Bad things happen to good people

It’s easy to see it.

The inattention. The lack of competency. The hurried state. The fatigued mind.

And then the injury.

In the mind of many managers (and even some safety professionals) the injury is a result of being a bad person.

“How could she do that?”

“What was he thinking?”

“Didn’t they know that would happen?”

“Weren’t they paying attention in the training class?”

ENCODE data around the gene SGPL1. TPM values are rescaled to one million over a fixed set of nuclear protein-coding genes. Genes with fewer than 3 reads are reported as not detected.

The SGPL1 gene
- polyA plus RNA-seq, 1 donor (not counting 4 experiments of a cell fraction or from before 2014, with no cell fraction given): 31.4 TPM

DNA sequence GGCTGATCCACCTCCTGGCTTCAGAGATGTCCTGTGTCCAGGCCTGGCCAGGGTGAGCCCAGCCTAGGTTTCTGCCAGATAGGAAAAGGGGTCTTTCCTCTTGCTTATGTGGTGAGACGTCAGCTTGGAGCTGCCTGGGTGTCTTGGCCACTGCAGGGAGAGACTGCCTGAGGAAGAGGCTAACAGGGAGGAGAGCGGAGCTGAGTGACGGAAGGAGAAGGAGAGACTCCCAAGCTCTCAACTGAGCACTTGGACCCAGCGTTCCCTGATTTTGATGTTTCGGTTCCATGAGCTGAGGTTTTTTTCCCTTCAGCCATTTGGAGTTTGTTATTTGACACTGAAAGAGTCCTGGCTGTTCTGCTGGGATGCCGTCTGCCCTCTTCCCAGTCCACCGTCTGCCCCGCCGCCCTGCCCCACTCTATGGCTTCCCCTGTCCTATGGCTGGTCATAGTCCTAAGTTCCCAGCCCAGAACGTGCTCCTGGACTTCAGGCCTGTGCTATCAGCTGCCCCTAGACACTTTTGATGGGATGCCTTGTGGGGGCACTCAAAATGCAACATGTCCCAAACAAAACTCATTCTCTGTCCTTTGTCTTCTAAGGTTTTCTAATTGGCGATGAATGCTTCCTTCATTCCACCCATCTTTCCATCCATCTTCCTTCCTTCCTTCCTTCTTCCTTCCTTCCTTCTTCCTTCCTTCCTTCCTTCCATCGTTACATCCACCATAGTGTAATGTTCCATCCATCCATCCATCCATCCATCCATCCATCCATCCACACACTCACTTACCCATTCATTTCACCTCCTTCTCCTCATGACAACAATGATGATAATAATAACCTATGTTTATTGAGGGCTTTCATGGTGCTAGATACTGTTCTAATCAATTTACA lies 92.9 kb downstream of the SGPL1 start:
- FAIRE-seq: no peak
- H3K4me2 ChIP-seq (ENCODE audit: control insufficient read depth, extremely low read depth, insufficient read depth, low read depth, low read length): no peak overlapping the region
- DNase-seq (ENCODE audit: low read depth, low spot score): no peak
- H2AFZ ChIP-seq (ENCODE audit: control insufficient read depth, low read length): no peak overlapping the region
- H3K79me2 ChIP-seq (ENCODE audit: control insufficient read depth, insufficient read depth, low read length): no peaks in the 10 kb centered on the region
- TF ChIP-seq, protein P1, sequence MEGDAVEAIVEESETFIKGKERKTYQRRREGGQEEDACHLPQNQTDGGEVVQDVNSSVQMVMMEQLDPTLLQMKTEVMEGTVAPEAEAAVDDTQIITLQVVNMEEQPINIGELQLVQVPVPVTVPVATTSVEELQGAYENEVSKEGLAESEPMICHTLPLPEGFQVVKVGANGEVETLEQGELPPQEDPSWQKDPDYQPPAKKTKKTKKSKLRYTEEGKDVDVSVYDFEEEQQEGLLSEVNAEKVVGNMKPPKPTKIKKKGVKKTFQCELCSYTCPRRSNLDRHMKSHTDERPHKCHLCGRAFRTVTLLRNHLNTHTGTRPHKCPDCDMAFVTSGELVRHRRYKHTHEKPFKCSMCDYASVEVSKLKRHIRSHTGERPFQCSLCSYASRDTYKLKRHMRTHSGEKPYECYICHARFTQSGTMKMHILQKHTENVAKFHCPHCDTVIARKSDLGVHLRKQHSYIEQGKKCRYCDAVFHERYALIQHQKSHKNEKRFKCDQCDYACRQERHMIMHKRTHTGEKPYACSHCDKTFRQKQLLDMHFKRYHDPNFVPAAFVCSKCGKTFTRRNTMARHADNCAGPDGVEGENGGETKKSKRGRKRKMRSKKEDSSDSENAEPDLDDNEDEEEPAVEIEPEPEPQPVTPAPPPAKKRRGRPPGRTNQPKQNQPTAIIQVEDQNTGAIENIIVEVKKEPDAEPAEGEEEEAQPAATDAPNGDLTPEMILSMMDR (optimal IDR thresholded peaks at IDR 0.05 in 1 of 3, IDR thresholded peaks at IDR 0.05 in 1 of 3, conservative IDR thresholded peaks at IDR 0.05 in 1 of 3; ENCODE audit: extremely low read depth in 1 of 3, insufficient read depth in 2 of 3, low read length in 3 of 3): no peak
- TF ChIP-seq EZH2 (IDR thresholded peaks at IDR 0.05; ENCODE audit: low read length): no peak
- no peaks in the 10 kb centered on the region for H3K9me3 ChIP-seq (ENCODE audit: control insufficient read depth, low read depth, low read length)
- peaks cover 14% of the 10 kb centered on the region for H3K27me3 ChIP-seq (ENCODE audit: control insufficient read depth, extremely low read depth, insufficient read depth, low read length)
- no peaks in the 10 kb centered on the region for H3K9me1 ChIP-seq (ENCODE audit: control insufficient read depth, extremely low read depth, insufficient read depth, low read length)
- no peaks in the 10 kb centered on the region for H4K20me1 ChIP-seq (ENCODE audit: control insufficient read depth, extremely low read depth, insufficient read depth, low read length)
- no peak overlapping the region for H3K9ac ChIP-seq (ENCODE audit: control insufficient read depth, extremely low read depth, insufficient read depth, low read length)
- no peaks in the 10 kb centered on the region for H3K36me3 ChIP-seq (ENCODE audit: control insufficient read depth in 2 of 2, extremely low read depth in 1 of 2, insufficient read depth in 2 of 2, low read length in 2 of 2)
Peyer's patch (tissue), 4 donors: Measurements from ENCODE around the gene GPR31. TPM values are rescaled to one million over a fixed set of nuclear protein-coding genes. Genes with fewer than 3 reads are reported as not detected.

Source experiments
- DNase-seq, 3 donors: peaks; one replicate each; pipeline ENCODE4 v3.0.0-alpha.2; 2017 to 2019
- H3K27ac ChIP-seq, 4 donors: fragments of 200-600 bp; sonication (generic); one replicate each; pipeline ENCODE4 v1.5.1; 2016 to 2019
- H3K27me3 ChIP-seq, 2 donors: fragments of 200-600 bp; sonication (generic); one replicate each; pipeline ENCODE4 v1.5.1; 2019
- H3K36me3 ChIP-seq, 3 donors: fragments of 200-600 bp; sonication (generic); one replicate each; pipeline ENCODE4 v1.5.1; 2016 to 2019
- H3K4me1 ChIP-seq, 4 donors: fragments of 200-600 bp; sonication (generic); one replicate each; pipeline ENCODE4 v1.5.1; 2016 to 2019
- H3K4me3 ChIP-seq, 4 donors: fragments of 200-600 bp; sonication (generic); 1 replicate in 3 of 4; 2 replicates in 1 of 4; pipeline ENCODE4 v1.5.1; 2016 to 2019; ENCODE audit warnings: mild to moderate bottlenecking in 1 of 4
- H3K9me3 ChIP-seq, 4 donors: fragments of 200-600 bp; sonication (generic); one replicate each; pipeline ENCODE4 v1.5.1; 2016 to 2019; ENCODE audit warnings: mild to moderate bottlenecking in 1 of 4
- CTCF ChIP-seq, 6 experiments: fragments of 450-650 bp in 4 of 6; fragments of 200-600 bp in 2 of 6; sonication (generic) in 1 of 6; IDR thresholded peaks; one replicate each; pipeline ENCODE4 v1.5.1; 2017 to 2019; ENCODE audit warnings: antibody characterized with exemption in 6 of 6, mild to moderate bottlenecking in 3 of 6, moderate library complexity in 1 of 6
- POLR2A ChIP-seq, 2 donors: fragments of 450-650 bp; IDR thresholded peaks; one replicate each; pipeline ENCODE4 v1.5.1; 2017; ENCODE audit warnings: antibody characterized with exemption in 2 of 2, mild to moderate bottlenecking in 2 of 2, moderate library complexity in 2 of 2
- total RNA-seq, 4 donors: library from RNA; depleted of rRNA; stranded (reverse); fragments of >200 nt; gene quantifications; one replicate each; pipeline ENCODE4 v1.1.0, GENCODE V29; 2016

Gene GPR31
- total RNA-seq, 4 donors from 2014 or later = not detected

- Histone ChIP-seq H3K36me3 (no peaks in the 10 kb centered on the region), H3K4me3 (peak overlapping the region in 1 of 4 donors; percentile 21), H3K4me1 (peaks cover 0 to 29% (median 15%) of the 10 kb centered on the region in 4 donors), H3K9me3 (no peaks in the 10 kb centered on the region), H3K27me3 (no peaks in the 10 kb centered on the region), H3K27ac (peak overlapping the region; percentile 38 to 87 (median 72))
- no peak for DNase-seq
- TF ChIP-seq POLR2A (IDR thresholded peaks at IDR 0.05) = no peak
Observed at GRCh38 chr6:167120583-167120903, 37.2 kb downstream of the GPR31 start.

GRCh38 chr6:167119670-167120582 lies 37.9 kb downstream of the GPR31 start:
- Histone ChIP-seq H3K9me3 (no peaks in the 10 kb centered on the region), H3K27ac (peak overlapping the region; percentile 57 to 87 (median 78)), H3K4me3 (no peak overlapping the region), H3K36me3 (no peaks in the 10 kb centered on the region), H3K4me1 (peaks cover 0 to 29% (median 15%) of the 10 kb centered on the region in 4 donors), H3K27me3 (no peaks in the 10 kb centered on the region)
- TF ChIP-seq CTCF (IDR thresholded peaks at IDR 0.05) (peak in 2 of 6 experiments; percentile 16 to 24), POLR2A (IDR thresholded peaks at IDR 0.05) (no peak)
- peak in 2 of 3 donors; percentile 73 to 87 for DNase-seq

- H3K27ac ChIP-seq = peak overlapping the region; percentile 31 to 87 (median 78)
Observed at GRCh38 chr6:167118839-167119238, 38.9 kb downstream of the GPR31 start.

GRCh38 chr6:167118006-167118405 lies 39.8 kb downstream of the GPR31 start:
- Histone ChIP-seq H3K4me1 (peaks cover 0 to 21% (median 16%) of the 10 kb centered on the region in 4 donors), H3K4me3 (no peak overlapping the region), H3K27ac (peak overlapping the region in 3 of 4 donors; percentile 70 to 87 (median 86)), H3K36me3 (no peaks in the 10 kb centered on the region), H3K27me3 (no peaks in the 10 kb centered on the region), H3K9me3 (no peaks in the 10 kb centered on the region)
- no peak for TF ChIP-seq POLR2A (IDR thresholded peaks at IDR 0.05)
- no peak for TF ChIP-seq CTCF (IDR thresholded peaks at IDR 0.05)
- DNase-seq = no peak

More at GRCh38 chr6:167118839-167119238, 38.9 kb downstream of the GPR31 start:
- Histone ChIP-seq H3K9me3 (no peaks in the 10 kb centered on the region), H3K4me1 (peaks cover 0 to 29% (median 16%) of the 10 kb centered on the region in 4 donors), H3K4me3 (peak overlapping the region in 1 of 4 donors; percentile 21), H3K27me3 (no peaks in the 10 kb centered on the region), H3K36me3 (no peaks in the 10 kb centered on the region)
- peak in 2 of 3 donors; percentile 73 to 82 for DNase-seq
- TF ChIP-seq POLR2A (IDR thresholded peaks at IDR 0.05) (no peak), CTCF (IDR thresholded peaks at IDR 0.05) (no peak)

If the supervisor thinks back, she knew it was coming. She’d seen the signs. Why didn’t she do something previously?

It’s a lie. It’s THE lie. It’s convenient to line up the dominoes and cheese slices post-incident. It’s mentally convenient to assign blame to that domino, that piece of cheese, or that bad worker.

Bad things happen to good people.” As EHS professionals we must believe this simple statement to move past the blame and the fault-finding to a place where the worker is once again the most valuable and necessary piece in the system. And we cannot get there by attributing incidents to bad people.

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